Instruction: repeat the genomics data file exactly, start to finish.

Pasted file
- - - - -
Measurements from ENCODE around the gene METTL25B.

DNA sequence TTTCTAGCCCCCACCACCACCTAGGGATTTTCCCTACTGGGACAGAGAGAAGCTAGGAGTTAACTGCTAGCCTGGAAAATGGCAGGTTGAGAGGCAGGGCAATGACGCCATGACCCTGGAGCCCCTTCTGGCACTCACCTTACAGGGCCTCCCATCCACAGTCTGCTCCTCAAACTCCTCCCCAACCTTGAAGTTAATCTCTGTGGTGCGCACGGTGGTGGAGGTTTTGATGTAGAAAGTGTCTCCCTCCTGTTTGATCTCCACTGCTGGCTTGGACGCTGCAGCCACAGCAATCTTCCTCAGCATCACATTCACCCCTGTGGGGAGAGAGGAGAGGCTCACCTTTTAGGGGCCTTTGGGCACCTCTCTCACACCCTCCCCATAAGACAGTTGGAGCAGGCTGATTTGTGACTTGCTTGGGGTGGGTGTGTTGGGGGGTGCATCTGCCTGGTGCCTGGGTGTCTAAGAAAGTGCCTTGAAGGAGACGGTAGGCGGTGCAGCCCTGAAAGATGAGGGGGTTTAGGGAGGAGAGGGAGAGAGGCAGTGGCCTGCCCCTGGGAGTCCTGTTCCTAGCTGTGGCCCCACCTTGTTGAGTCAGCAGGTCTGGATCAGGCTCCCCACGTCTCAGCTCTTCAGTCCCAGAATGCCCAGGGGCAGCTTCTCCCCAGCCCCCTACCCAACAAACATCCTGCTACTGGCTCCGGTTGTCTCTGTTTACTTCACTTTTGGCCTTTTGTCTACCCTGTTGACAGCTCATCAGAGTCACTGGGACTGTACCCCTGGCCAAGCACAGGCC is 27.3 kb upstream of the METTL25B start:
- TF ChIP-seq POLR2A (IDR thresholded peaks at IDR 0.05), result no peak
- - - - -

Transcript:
Measurements from ENCODE around the gene METTL25B.

DNA sequence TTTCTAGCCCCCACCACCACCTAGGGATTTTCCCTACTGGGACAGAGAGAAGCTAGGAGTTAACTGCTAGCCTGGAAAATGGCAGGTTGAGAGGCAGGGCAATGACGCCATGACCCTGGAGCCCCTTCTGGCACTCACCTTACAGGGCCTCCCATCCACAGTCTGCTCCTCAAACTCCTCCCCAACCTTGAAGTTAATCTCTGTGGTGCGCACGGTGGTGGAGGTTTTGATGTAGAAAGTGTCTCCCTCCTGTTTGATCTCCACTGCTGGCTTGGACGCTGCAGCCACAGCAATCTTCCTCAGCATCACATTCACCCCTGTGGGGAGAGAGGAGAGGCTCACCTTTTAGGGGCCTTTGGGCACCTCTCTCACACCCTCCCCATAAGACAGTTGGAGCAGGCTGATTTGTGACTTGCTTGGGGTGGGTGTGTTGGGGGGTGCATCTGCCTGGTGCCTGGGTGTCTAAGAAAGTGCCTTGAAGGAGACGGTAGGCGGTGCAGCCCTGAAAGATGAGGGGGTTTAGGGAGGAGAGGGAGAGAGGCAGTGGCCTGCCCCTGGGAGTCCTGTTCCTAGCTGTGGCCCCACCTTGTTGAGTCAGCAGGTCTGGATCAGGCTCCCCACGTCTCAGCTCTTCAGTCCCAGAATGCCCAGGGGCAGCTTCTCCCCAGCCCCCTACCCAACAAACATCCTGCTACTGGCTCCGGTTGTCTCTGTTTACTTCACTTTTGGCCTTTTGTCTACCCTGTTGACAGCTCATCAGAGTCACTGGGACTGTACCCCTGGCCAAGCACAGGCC is 27.3 kb upstream of the METTL25B start:
- TF ChIP-seq POLR2A (IDR thresholded peaks at IDR 0.05), result no peak